My spiritual foundations are being shaken to their foundations. On a practical level, I’ve presumed that God became human in Jesus because we had screwed things us so badly that God needed to “work our salvation” through the passion, death and resurrection. Today something else seems to be struggling to break through.

Steeped in the Spiritual Exercises of St. Ignatius, my “fix it” mentality still deeply colors the way I have interpreted Jesus’ Incarnation. Even more, my presumption about the Son’s mission has pretty well determined the way I have “observed” the season of Lent — Jesus came to save us because we had created a mess and couldn’t fix it for ourselves.  We’d do well to realign ourselves with Jesus’ plan of action.

Though this traditional affirmation remains true, it’s not the whole truth. In fact, it’s only a sliver of the truth and can distort and impoverish a fuller understanding of Christ. That’s what seems to be rattling my foundations these days. It’s a work in progress — it’s God’s doing, nothing I can cause, simply a grace I hope to apprehend.

Christopher Pramuk’s Sophia: The Hidden Christ of Thomas Merton has had me captivated for the past while. Masterful. Meant to be savored. Perhaps the most significant book I’ve read in the past five years. Not easy, but solid theology that is also spiritually satisfying. Reading something today caught me off guard and sent my head spinning:

The incarnation … was not an afterthought following a failed creation. Christ is the Word, the uncreated Image of God, who has already decided “from the beginning” to enter fully into humankind.

Okay, so what’s new? We’ve all heard that before. It’s simply another way of saying what Paul writes in his Letter to the Colossians (1:15-17). Yes, I’ve “believed” this. I’ve even parroted it in my own words. Today these former formulations seem conceptual, abstract. True, but cognitive!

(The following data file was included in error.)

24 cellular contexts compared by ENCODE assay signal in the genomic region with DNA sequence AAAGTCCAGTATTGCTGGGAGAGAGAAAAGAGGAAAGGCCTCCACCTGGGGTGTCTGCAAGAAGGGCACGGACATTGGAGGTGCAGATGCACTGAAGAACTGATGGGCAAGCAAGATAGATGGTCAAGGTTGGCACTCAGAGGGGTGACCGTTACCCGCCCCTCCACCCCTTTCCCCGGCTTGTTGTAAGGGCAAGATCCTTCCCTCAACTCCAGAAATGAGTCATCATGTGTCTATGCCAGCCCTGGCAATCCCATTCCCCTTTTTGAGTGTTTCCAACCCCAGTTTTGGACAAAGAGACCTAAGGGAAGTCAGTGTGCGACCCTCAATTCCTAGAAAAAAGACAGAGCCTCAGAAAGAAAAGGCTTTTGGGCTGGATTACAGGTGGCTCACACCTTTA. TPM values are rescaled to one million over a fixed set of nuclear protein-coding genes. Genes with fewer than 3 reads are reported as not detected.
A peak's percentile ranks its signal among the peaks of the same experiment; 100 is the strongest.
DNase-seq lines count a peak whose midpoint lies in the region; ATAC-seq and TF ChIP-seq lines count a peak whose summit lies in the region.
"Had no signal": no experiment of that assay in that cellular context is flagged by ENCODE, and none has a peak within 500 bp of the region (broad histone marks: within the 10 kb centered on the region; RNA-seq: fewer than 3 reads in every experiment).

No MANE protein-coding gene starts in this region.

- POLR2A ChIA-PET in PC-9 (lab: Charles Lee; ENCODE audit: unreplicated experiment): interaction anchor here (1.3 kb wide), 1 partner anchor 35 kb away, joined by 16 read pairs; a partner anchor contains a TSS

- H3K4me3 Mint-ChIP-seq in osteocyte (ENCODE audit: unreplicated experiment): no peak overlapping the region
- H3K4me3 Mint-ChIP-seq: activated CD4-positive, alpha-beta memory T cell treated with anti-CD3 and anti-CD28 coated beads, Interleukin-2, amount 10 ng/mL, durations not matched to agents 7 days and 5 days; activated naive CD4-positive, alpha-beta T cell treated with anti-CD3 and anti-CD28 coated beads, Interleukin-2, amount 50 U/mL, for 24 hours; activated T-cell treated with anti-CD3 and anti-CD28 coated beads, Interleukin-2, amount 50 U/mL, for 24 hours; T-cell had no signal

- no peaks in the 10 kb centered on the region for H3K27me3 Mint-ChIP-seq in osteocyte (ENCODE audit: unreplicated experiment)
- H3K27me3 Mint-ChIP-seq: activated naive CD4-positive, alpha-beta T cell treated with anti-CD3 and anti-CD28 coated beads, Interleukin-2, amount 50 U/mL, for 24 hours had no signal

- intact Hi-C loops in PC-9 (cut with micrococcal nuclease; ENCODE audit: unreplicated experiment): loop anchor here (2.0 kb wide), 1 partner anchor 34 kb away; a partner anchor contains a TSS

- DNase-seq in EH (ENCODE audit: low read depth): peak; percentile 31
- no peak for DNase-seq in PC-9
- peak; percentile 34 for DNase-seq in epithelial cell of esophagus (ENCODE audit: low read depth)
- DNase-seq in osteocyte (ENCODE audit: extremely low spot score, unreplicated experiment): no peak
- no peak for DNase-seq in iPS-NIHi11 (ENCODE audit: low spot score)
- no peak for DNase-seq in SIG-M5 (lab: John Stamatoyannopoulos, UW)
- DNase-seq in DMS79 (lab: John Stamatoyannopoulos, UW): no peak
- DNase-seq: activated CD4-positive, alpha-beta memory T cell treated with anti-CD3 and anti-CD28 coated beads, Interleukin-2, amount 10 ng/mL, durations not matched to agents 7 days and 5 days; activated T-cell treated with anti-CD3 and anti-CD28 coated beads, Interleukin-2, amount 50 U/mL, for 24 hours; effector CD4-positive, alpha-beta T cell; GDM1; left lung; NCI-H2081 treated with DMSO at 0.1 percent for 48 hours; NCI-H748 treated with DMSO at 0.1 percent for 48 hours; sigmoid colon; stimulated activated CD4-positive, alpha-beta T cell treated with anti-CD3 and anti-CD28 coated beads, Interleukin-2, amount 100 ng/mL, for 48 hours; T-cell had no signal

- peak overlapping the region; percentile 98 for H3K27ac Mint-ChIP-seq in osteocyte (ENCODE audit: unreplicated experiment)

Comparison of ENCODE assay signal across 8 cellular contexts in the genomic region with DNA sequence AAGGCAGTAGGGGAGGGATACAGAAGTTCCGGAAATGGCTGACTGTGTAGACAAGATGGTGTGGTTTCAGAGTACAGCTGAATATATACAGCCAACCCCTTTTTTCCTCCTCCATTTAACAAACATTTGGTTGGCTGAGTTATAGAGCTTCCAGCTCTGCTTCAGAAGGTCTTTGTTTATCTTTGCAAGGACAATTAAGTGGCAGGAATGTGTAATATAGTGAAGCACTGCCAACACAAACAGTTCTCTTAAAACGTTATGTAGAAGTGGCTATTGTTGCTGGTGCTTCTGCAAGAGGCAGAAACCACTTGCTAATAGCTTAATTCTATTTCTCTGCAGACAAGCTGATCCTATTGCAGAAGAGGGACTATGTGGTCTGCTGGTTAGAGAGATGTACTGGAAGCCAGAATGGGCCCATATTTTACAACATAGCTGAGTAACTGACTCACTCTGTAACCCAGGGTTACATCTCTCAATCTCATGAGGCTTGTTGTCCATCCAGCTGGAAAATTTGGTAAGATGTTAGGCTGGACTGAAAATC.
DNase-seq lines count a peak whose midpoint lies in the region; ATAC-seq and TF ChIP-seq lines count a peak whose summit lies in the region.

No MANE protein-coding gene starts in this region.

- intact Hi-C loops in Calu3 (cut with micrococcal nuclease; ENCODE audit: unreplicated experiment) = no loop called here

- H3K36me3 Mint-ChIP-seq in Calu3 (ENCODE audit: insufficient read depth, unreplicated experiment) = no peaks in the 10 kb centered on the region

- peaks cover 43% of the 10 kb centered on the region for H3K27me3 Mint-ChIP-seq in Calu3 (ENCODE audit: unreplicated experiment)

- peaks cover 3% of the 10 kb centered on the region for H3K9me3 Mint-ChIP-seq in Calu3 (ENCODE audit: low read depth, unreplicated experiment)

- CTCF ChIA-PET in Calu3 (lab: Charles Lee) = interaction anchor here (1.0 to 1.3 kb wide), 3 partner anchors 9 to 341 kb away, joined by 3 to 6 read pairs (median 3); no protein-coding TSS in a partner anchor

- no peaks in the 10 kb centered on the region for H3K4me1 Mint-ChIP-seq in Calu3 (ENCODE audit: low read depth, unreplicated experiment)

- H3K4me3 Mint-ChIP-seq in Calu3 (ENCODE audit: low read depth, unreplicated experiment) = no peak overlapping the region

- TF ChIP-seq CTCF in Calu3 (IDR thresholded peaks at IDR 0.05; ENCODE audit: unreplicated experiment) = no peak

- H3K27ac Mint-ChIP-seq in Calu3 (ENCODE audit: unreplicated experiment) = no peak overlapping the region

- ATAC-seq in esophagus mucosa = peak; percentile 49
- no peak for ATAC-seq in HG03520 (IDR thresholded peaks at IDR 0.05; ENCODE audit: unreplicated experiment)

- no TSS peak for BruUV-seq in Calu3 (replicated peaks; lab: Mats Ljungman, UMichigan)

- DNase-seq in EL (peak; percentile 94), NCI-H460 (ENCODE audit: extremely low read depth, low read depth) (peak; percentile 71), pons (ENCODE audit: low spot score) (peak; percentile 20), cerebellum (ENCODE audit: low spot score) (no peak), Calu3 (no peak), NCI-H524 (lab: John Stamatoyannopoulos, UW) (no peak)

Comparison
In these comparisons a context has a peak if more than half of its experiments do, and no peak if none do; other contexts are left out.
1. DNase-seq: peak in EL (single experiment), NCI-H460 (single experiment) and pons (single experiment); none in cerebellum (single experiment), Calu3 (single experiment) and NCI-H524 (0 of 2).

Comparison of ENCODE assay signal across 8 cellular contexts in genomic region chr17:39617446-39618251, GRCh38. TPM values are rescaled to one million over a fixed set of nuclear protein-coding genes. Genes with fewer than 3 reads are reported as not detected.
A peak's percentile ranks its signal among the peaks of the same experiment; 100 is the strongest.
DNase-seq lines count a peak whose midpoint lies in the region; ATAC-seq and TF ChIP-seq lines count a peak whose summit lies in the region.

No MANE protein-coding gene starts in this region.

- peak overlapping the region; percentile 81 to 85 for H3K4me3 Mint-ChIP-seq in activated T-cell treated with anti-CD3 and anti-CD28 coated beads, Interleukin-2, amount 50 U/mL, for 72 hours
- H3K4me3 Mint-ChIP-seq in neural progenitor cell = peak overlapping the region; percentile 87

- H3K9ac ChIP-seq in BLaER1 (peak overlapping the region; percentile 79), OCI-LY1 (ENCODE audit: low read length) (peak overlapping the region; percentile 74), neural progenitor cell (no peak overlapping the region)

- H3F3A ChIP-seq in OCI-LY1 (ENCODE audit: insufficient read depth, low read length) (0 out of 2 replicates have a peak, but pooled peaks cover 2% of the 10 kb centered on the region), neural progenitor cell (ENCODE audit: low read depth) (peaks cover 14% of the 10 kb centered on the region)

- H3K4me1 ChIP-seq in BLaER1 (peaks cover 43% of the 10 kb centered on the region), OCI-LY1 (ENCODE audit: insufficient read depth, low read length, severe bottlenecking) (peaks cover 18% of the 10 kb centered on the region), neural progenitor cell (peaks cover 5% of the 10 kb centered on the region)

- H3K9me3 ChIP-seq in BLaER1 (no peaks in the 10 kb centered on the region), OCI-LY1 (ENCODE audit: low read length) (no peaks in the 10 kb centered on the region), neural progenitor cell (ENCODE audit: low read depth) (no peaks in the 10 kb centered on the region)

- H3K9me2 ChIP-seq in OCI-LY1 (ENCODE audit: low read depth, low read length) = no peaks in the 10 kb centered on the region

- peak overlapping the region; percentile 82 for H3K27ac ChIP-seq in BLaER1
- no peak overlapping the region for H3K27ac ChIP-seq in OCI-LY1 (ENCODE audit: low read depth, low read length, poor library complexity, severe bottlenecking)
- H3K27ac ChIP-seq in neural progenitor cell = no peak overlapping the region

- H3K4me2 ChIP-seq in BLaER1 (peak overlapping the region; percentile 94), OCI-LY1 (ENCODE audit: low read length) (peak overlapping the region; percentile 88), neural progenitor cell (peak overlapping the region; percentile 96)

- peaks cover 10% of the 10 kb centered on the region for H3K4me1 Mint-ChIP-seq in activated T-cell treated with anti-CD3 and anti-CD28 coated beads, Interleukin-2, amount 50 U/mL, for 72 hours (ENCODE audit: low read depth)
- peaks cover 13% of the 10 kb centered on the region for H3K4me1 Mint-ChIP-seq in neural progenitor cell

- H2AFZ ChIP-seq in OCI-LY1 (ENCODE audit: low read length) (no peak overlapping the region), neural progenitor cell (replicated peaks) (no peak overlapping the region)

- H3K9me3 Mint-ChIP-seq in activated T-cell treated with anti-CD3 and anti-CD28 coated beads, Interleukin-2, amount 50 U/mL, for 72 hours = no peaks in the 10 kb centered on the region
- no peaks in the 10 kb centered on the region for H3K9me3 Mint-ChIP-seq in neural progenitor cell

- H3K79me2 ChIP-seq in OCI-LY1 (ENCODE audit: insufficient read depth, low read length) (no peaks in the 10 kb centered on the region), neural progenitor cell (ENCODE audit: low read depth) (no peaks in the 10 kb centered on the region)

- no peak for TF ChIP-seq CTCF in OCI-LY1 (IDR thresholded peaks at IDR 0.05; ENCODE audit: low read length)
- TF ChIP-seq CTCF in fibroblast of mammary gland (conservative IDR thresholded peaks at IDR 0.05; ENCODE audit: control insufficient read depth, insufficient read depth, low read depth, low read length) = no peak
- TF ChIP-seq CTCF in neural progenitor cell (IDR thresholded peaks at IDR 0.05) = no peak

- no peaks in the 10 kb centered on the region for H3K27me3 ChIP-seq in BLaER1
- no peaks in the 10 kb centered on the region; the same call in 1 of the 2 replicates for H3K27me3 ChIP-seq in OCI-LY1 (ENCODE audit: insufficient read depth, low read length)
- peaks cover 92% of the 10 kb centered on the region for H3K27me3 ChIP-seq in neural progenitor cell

Here’s what flipped my apple cart, left my head spinning:

the heart of Christian spirituality [resides in] the discovery of our true selves already resting in Christ, not “out there” as a separate Object, but “as the Reality within our own reality, the Being within our own being, the life of our life.” (Merton, The New Man, p19).

With images of Pope Francis praying at the Mexico/US border yesterday fresh in my mind, Merton’s words stopped me in my tracks: “If we believe in the incarnation of the Son of God, there should be no one on earth in whom we are not prepared to see, in mystery, the presence of God.” (New Seeds of Contemplation, p296)

The church teaches virtually the same thing: “In Christ, God became not only ‘this’ man, but also, in a broader and more mystical sense, yet no less truly, ‘every man.'” (Gaudium et spies, #22).

Again, I have long ‘believed’ these words. I have often parroted them. But have they really sunk in? Are they deep in my bones such that I see in others — each and every other, especially the poor and marginalized — the human dignity of Christ?

That’s my challenge as we enter this second week of Lent. God did not become human in Jesus as an afterthought due to our having screwed things up! Incarnation leading to salvation has always been God’s intention from the beginning. How do I get that truth in to my bones, give flesh to this “Word” in my life?

Perhaps we need to spend less time in our church pews and more time at border crossings, less time meditating on the crucifix and more time attending to the many forms of personal crucifixion people endure today.

Christmas and Easter are not dualistic polarities on a salvific timeline. They are the self-same singular impulse of a loving God from the very beginning. Don’t know about you, but this pretty well turns the table on many of my traditional Lenten presumptions and practices.

Getting my head and heart around this will take some doing, certainly more than the forty days of Lent.
______________________
Sophia: The Hidden Christ of Thomas Merton by Christopher Pramuk. A Michael Glazier Book, Liturgical Press, Collegeville, MN (2009), pp 179-180).

So Much More Than a Haircut

Getting my hair cut provides an increasingly sobering experience. My hair has always been thin, wispy and generic brown, never a thick wavy mane of movie star standards. An assortment of random cowlicks have bedeviled generations of barbers. Now the whirling dervishes are only minimized by a healthy case of male pattern baldness.